If I could go back and do something differently, I think I would wait to introduce screens in general, and I would severely limit their use and importance once introduced. That’s assuming that TimeTravel Me is smarter than Past or Present Me. 
Also I want to start some kind of incentive program, where they can “earn” small blocks of computer time for chores or excellent behavior, something like that. 
Do your kids do screen time? How much and how do you limit it? Any success with incentive/point reward systems? Help a sister out. 
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5 thoughts on “killing the babysitter: shutting down the screens

  1. Michelle says:

    I know a mom who traded "time for time" with screens. e.g. 30 minutes of reading your book equals 30 minutes of screen time. We haven't introduced our kids (3, 2 and 11 months) to screen time yet, but I am curious- what age would you recommend it? Both Kyle and I grew up in front of computers and we are theoretically ok but I don't want my kids to be as glued to it as we were/are. But is there no avoiding it in this day and age?

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  2. PP Admin says:

    Huh!? And I was just complaining that our pre-k class doesn't have a computer lab. Go figure!

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  3. Mommy Gray says:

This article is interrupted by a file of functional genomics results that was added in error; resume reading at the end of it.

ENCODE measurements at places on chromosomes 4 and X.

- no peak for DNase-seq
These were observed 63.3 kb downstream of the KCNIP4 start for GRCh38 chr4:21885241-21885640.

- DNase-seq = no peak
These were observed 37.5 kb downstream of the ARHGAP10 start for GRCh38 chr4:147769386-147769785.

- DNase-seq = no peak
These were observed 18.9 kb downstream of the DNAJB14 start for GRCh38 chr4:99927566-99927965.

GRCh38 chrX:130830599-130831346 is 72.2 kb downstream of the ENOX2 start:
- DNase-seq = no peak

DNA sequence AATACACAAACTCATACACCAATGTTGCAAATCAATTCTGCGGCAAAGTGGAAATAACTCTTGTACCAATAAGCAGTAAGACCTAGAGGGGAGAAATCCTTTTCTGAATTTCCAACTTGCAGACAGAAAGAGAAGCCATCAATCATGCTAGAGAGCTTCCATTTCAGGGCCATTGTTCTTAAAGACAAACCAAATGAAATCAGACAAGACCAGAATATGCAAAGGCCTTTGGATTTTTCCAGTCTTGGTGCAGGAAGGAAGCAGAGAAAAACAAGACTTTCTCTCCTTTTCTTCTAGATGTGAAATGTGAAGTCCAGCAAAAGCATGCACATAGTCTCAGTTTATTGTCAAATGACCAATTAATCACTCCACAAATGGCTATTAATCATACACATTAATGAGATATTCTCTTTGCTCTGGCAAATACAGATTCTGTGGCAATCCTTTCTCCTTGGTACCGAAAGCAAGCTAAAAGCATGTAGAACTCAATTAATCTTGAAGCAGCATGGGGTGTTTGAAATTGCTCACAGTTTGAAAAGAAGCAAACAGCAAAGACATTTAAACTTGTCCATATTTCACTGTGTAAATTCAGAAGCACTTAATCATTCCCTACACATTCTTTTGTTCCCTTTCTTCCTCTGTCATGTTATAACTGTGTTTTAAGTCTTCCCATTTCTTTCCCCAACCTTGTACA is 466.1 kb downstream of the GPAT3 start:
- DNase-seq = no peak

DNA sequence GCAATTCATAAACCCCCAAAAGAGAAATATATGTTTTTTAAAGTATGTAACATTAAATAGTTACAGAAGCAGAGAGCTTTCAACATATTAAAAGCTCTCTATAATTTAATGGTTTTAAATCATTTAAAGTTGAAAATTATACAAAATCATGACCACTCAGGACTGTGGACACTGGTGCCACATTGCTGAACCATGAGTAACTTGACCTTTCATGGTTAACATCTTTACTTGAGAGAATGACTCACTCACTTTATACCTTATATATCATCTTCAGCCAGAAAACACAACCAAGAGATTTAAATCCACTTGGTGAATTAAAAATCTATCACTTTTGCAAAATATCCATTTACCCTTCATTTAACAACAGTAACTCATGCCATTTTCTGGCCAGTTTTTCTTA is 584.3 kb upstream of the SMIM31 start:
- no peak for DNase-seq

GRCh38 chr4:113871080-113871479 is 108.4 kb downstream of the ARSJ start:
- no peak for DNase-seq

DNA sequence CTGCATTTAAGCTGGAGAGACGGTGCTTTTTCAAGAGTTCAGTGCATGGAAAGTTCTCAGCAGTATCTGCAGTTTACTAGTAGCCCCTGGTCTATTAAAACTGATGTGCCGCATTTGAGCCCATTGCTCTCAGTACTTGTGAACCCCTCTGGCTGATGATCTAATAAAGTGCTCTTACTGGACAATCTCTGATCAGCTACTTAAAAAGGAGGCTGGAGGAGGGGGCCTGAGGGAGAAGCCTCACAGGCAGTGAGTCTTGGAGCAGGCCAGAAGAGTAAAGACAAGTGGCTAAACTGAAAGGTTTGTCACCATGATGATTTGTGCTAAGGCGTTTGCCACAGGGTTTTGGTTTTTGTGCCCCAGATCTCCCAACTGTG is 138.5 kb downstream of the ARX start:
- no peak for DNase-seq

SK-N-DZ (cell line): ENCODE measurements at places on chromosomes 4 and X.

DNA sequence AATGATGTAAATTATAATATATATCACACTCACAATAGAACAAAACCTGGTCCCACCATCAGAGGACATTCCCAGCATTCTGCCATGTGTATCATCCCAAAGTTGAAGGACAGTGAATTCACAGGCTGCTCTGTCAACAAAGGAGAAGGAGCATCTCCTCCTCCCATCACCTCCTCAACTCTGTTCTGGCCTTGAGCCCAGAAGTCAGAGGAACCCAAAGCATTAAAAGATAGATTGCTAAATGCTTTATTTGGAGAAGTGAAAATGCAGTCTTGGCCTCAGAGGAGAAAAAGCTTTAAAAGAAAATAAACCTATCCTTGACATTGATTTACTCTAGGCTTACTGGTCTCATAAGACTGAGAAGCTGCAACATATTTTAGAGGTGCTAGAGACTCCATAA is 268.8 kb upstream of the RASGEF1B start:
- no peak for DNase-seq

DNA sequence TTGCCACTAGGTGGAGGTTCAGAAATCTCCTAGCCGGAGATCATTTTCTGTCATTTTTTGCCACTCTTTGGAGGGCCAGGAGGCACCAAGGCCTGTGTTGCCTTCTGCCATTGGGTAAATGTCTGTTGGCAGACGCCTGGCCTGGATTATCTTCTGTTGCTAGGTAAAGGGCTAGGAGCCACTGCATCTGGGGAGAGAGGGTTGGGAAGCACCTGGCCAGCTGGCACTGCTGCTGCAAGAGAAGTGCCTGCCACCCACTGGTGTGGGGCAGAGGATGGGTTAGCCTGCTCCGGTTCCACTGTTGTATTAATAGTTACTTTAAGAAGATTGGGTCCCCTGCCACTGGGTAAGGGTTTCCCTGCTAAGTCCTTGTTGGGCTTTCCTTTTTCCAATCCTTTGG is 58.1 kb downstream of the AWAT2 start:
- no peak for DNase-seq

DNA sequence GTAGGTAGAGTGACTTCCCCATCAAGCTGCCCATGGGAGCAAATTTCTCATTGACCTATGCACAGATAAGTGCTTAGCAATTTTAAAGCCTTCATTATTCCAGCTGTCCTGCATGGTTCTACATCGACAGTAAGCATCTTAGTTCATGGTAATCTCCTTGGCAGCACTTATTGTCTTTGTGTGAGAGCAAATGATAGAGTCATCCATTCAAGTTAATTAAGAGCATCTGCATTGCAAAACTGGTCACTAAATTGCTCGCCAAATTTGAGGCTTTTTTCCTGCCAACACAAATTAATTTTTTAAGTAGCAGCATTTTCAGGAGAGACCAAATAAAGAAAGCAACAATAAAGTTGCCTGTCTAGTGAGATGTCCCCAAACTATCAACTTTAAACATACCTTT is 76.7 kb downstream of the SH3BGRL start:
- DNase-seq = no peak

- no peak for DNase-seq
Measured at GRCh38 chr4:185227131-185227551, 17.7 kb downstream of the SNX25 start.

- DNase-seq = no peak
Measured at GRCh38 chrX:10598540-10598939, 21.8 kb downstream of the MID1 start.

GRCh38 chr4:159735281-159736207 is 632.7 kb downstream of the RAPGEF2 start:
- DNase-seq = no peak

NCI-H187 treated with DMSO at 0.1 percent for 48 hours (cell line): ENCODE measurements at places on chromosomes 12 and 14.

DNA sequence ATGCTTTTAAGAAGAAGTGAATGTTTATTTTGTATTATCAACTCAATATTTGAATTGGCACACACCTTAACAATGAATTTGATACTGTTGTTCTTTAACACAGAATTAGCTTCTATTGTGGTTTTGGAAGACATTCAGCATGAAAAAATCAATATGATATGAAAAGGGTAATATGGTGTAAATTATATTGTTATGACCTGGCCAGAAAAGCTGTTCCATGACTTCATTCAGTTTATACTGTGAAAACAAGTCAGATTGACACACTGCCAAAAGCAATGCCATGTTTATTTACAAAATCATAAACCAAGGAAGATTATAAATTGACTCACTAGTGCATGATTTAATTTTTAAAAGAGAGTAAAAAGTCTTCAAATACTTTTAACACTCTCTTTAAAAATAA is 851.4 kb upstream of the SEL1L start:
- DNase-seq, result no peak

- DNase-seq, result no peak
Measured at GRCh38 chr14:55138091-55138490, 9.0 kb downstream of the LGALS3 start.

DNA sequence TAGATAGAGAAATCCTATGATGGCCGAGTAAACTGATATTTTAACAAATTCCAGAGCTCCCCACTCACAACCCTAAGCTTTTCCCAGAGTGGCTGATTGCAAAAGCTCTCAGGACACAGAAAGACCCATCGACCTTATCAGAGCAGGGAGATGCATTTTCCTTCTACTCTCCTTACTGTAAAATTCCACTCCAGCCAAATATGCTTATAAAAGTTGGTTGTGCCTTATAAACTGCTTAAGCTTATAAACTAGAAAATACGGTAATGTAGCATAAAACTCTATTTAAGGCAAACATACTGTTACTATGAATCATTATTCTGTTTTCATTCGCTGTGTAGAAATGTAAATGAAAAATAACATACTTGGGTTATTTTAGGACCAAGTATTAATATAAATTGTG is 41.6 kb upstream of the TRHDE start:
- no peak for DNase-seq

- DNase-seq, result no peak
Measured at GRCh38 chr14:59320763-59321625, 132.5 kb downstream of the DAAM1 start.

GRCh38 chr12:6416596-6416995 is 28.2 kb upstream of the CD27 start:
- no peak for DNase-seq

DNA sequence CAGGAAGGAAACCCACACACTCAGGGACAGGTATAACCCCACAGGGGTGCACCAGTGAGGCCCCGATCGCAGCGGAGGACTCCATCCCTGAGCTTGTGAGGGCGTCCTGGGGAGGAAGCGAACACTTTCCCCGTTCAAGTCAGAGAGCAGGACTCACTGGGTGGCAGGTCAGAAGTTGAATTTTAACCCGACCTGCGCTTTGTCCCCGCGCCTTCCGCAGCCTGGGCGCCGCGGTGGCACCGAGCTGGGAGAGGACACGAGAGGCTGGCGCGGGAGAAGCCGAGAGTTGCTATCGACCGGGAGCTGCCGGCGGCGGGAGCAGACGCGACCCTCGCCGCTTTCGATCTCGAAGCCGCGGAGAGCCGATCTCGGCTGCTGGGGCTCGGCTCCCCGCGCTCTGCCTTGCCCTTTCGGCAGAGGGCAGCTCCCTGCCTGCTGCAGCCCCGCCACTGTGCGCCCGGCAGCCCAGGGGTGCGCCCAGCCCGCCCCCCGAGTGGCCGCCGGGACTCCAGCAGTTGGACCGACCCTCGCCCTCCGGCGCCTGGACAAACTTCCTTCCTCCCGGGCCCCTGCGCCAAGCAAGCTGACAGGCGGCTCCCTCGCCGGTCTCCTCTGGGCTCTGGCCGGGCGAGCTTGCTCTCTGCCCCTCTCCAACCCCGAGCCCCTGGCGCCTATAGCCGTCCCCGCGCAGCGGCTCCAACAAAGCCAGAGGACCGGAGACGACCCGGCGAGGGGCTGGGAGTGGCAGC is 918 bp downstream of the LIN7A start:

I'd say if they're reading more total time than on-screen and doing some imaginative play in equal time, you're probably good. Set times of day, even for earned time, might help keep limitations in check as screen time is earned.

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  4. angela says:

    We do 30 minutes screen time a day…computer, wii, or videos. Then we allow for a full-length movie once over the weekend. My older ones also get email time that doesn't count unless they hang there too long. The only time I used incentives was if they did very good at homeschool with their attitudes and hard work, they could earn extra screen time (usually 10-15 min increments.) Has worked well for us from 2-12 and I don't feel bad if I need them to be occupied a little extra here or there. Praying for a smooth transition!

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  5. Becky D. says:

    We don't set any partiucular limits. Our 5 yr old was especially bad earlier this summer. We adopted a preemie with little notice then I had surgery that turned into a 6 week recovery so the new ipad kept her too occupied. Anyways the only thing I've found that helps is to keep her busy. She doesn't notice if we're at the park, I'm willing to push her on the swings or throw a frisbee 2000 times, play uncle wiggly or bake cookies and let her play with lots of water and mud outside. She likes to take walks and go to museums. But she must be kept occupied or else she gets bored/into trouble/whiny and the TV/computer/ipad becomes an easy way to occupy her. Now that we're trying to homeschool Kindergarten we're trying to limit electronics to after 3pm besides stuff like Letter School that is really educational. So my advice is try to find ways to fill the time they typically spend on electronics with preferred activities.